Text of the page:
Hacking Android Smart TVs using the IR remote control

Valerio Mulas published an interesting analysis about the security of Android-based Smart TVs.

The analysis points out the default configuration of most Android-based TVs, which allows you to enable the ADB, install unsigned applications and theoretically gain full control of the device.

The attack process resembles what a Rubber Ducky [1] does when plugged into a USB port of a device.
In this attack, dubbed TVoodoo, the only difference is the channel used to carry the attack: Infrared communication.

The very success of the attack leverages on the fact that smart TVs should be considered as an unattended computer with root shell access and your infrared device/remote is the keyboard.

Using the infrared remote control (by means of a sequence of buttons) an attacker is able to:

  1. Invoke the main menu of the Android TV
  2. Enable the Developer Mode
  3. Enable ADB
  4. Enable Unknown Sources
  5. Force the TV to connect to the hotspot of the attacker

Then, the attacker can connect to the TV via ADB and install any app, compromizing the system and installing backdoors, remote control and environmental tapping softwares:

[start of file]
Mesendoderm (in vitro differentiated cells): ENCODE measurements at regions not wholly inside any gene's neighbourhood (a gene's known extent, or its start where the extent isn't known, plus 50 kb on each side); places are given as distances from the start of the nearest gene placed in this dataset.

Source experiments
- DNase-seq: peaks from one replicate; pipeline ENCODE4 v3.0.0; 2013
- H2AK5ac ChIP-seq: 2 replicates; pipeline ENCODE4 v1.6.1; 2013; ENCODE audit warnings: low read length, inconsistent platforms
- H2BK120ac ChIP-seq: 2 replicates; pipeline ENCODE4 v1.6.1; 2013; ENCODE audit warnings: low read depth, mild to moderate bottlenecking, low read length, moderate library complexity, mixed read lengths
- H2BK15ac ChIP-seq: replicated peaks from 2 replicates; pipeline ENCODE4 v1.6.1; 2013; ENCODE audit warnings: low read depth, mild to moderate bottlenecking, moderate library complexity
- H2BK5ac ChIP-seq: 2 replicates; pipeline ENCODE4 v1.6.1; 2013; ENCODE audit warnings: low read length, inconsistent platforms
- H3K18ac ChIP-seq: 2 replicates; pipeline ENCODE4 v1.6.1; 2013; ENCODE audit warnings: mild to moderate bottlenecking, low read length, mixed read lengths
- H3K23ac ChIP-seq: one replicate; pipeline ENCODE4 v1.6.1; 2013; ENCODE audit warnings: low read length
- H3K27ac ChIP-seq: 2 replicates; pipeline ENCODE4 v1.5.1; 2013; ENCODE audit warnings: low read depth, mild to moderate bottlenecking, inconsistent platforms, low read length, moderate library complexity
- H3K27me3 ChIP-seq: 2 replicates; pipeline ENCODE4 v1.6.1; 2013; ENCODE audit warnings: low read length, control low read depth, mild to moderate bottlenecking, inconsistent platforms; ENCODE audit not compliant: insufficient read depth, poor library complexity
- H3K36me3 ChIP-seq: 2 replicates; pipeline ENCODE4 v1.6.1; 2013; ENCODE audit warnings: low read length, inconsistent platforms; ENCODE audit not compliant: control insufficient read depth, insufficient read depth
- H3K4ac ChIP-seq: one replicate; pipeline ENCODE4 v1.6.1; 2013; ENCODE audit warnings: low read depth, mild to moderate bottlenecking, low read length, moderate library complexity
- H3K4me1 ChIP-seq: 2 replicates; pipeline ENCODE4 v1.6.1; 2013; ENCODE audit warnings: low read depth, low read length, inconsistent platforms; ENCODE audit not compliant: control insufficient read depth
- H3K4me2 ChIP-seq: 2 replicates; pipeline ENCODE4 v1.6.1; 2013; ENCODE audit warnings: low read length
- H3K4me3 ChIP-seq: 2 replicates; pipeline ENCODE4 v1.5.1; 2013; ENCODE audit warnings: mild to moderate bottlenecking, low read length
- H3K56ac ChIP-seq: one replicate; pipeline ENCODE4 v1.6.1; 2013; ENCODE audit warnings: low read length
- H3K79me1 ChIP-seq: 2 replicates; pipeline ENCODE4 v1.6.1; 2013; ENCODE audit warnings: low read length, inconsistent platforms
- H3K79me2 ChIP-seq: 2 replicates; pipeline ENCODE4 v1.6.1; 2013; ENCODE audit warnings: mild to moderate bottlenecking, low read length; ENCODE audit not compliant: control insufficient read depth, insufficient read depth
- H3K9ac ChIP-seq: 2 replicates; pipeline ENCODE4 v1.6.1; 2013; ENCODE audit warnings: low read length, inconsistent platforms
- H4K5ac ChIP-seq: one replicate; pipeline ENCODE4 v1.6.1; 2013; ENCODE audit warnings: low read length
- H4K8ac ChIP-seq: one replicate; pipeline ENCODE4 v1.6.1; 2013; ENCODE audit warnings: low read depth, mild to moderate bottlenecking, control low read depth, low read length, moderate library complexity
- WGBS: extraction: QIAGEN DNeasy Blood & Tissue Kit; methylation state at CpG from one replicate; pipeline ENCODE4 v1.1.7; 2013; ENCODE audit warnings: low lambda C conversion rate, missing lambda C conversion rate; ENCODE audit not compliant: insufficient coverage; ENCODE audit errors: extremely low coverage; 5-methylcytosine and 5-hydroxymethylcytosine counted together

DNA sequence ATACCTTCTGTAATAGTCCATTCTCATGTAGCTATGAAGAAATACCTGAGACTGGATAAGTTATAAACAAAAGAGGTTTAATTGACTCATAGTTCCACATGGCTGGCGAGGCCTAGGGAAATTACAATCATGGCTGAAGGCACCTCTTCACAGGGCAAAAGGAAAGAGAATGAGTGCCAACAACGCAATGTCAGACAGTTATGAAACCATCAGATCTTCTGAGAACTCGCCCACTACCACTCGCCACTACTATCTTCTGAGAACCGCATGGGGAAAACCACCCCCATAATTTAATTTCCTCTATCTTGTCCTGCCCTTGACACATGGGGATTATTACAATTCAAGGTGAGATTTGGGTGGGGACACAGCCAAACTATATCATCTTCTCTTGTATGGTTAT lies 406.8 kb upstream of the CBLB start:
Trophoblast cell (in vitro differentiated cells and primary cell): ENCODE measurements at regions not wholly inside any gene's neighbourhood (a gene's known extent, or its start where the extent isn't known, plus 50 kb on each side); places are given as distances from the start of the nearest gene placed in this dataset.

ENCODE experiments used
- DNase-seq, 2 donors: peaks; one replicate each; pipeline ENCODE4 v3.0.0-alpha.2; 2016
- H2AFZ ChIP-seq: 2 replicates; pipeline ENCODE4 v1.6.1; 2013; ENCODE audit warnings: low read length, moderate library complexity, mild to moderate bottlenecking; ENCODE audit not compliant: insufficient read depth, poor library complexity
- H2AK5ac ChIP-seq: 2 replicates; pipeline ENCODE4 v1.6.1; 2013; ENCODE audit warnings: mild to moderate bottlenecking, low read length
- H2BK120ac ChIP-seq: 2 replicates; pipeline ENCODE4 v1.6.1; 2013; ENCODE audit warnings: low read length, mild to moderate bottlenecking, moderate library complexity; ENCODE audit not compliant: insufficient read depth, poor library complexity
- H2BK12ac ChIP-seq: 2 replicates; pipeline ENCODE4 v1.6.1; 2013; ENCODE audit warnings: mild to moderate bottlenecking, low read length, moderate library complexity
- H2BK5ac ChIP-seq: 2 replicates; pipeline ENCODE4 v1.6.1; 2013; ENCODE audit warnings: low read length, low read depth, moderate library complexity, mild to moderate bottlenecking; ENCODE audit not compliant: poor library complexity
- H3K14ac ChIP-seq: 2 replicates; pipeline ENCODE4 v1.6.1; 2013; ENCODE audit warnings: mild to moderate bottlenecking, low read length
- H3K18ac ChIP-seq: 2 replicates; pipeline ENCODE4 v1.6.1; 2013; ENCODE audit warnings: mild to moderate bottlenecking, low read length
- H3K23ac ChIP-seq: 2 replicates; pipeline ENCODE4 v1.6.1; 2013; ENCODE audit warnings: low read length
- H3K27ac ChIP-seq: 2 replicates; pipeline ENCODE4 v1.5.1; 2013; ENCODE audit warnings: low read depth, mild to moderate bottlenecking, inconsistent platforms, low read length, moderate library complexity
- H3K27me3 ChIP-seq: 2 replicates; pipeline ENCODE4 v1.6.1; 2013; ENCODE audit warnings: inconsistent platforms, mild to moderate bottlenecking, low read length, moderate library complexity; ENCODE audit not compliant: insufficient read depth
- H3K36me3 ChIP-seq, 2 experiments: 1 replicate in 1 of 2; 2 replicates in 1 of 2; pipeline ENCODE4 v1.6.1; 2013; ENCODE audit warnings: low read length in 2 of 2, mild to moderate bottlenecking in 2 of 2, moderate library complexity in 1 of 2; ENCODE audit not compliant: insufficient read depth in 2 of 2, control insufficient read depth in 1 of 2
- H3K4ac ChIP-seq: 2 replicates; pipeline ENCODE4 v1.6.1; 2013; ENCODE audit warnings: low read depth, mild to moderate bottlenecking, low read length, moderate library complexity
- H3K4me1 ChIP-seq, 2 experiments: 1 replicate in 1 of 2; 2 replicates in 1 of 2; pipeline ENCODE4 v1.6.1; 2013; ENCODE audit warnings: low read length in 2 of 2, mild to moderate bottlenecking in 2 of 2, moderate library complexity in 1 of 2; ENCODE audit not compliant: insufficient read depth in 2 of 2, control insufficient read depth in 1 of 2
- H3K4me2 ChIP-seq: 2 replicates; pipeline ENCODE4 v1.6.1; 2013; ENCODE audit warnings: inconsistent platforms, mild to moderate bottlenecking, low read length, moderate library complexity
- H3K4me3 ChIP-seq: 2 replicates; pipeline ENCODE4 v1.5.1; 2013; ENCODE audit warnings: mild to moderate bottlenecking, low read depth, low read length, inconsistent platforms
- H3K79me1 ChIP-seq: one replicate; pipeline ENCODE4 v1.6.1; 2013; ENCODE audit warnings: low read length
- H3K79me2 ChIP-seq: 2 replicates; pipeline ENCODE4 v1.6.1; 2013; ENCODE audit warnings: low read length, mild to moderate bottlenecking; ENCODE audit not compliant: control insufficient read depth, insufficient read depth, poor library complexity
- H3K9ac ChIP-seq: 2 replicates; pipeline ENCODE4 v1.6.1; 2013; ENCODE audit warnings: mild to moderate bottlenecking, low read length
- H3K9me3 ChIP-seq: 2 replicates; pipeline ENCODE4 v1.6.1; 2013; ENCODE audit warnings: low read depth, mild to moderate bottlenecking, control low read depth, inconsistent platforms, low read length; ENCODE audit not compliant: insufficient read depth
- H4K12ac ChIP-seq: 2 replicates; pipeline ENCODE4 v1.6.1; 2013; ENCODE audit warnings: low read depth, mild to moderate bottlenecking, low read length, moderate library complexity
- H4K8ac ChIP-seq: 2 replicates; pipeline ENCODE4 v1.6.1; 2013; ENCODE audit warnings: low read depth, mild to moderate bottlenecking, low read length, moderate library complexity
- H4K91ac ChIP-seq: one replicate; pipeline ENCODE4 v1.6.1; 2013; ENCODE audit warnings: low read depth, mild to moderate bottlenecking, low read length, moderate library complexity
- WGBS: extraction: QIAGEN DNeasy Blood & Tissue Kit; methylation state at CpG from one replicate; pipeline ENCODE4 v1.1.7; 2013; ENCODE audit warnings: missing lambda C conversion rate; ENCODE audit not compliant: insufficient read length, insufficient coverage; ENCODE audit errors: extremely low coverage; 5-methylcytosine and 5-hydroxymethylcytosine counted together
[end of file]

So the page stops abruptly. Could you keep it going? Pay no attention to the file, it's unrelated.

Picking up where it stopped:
One of the permissions granted to the malware involves the microphone: it is possible to listen to any conversation in the room and send the audio content to the botnet master node. Here the attacker could listen to the audio looking for a particular content, such as personal information regarding people, or business information such as agreements, contracts and partners.

But, thinking of having thousands of infected Smart TV’s, the manual approach described above does not scale.

AWS offers a service, named Transcribe, that is capable to convert audio to text and that might automate and solve the “scalability” problem.

Transcribe works in this way: the attacker uploads the files into a S3 Bucket and then he runs transcribe against the audio file targeted, getting back in return the speech-to-text conversion.

At this point, the attacker can easily start to index and classify the various targets. Having such amount of audio converted into text, solves the first part of the scalability approach the attacker is looking for, but still, he has to go through a huge amount of words to find something interesting.

Valerio also published a video of the attack flow:

For more technical details, you can refer to the full paper published on Medium [2].


References

  1. Pay attention to unknown USB sticks!
  2. Hacking an Android TV in 2 minutes – Valerio Mulas – Medium

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